Accession No

5620


Brief Description

dissected paper / card celestial sphere (globe) by Edward Mogg, English, 1813. Has original slip cover, advertisement card and instructions.


Origin

King Street; Seven Dials; England (printer); 51 Charing Cross (publisher)


Maker

Smith.W & Co. (printer) Mogg.Edward (publisher) Mrs Johnstone (see 5619, claims invention)


Class

astronomy


Earliest Date

Jan. 1, 1813


Latest Date

Dec. 31, 1813


Inscription Date


Material

paper (card, paper); glass; wood; cloth


Dimensions

globe height 155mm; diameter 111mm; dome height 210mm; diameter 225mm: card slip case containing book, height 195mm; width135mm; thickness 12mm


Special Collection


Provenance

Purchased from Trevor Philip & Sons, 75a Jermyn Street, St James, London, England on 12/07/1999. Purchased with grant aid from PRISM fund administered by the Science Museum. Purchased as a pair with 5619.


Inscription

‘MOGG’S
CELESTIAL
SPHERE
PUBLISHED BY EDWARD MOGG
No. 51, CHARING. CROSS, LONDON’ (printed on cover of slip case)
‘Published Novr. 1st. 1812 by EdwD. MOGG,
No. 51 Charing Crofs.
MOGG’S CELESTIAL SPHERE’ (printed on windrose)


Description Notes

dissected paper celestial sphere (globe) by Mogg, 1813. Has original slip cover, advertisement card and instructions.

Card celestial globe, made up of 12 interlocking pieces. Four uprights feature a double sided vertical celestial planisphere (divided as horizontal planisphere - see below), and a single sided representation of the earth, sun and moon, illustrating day and night. 16 point compass rose acts as a base, and carries inscription. Discs represent: the antarctic circle; the tropic of capricorn, which carries a diagram of the earth orbiting the sun; the equinoctial, which carries a double sided horizontal celestial planisphere, divided on outer edge 0˚-90˚-0˚-90˚, numbered to 15˚, subdivided to 5˚ alternately shaded, also for months and days, divided to 1; the tropic of cancer, which carries a diagram of the solar system; the arctic circle, which carries a key of star magnitudes; the ecliptic is represented by an offset ring, and is divided 0˚-30˚ for each zodiac house, numbered to 10˚ and subdivided to 1˚ (clockwise and anti-clockwise), also for months, days, and zodiac houses with symbolic and pictorial representations.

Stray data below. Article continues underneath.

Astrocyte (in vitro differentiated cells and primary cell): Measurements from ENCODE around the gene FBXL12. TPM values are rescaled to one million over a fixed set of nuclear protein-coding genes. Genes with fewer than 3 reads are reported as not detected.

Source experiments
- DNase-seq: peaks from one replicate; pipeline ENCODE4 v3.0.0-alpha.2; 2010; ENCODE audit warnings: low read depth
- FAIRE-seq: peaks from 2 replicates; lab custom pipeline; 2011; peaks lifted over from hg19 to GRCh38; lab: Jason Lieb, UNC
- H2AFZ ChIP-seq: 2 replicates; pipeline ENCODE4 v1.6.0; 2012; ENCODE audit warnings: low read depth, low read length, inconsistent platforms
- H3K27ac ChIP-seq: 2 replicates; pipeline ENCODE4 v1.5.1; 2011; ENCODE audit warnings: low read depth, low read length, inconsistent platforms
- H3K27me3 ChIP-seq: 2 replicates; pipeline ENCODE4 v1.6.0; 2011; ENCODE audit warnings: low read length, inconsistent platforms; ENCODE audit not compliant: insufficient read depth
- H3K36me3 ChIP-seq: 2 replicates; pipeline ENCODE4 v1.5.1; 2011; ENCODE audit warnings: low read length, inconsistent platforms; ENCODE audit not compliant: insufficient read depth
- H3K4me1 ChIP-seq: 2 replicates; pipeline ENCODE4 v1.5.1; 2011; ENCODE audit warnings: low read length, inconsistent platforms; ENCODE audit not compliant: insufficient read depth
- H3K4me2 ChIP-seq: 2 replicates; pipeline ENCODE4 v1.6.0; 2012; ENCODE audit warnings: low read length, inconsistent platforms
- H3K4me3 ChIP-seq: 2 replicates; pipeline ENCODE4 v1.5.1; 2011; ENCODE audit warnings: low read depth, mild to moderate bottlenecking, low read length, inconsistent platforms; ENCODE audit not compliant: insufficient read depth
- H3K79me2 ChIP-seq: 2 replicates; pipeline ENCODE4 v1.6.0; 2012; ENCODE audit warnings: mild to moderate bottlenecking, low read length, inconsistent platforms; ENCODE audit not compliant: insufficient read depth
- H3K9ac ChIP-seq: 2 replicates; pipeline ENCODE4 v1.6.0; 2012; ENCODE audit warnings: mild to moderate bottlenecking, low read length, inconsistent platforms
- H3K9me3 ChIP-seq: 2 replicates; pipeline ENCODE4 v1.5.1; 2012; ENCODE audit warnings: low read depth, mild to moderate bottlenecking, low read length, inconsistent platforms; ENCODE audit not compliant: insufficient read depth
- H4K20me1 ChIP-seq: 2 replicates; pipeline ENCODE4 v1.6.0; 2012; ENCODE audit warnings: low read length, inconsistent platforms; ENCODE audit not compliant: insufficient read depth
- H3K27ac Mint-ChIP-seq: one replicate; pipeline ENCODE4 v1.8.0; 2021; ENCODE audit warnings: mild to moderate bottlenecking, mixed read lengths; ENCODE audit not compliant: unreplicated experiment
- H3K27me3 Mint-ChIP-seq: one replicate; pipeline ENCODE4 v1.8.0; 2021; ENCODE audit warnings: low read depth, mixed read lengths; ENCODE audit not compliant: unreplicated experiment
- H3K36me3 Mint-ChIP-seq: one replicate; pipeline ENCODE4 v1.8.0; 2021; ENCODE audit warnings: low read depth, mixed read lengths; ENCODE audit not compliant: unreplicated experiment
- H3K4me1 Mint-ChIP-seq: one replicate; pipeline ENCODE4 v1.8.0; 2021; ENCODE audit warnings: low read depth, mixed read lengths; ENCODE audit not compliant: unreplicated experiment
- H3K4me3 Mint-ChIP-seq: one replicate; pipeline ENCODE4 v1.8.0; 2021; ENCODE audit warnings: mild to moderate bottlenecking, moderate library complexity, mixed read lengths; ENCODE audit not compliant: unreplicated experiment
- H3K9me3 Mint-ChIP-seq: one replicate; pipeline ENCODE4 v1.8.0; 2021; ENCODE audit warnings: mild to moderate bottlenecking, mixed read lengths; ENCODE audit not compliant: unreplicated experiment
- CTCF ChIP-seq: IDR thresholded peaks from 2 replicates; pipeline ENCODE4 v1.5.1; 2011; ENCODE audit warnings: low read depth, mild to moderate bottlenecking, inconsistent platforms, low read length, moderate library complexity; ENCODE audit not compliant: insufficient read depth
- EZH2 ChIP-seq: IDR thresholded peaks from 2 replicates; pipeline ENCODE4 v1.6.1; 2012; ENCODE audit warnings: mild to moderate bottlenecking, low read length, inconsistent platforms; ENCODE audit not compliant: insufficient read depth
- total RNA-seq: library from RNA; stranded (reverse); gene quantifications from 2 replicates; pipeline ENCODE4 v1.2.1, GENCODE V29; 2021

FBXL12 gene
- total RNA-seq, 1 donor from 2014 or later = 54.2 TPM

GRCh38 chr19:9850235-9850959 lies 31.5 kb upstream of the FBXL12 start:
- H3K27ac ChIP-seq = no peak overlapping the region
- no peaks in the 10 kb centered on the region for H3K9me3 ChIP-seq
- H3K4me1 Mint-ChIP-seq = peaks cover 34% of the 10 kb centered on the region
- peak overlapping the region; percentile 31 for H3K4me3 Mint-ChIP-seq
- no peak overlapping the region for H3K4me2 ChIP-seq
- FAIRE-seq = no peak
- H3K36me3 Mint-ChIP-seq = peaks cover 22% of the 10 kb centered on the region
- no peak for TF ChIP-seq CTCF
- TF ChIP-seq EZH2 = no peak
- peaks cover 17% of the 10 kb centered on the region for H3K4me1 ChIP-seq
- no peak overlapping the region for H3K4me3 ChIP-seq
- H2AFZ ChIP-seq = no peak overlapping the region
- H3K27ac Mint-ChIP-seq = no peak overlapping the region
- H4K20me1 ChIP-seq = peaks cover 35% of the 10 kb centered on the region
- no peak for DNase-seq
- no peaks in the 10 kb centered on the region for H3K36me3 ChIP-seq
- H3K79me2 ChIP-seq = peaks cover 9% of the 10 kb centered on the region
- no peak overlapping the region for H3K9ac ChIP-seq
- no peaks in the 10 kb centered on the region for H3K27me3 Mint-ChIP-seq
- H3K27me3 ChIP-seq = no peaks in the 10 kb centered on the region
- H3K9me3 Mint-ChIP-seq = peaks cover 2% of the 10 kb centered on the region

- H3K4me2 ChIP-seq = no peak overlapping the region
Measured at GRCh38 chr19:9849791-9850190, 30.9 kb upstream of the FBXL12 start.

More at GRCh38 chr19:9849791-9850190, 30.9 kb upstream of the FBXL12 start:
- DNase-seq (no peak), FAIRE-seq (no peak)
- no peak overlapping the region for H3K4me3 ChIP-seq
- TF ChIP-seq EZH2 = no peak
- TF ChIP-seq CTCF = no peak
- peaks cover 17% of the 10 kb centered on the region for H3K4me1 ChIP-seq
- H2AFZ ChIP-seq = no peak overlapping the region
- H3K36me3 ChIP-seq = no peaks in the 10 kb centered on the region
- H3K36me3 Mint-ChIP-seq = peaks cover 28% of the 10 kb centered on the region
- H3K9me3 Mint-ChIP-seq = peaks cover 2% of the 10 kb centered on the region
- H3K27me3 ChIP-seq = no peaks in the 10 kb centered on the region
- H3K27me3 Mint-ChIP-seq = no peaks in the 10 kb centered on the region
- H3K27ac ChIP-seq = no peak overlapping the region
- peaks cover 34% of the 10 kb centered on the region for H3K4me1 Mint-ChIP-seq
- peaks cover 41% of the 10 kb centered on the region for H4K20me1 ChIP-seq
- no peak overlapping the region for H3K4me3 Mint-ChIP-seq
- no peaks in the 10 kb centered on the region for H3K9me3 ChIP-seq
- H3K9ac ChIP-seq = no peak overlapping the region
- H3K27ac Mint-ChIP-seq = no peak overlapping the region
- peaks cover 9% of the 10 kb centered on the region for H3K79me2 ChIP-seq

Card slip case in orange, printed on front. Blue ribbon to tie it shut is broken off. Hand written price 7/6 in pencil

Includes printed advertisement card and instructions booklet of 35 pagesbound in marbled card.

Purchased with a modern glass and wood dome for display (5620a).


References

Katie Taylor; 'Learning with dissectable paper globe kits'; Explore Whipple Collections online article; Whipple Museum of the History of Science; University of Cambridge; 2009: https://www.whipplemuseum.cam.ac.uk/explore-whipple-collections/globes/dissectable-paper-globes


Events

Description
Edward Mogg who worked in London between 1805 and 1848 was primarily a publisher of maps and travel guides. His celestial sphere was first published in 1813 and was priced to target a polite middle-class market. During the early nineteenth century, celestial and terrestrial globes played a central role in children’s education. Mogg’s educational toy was purchased as a series of flat-packed plates and was accompanied by a thirty-eight page booklet that instructed on its assembly. Mogg understood the process of constructing the sphere as cultivating a pleasurable experience, which fostered better learning. Once assembled, such objects functioned as a talking-piece. Didactic familiarization with technical terms and polite conversation in the parlor would have revolved around the object, and could have included topics such as the plurality of worlds.
14/01/2014
Created by: Allison Ksiazkiewicz on 14/01/2014


FM:45996

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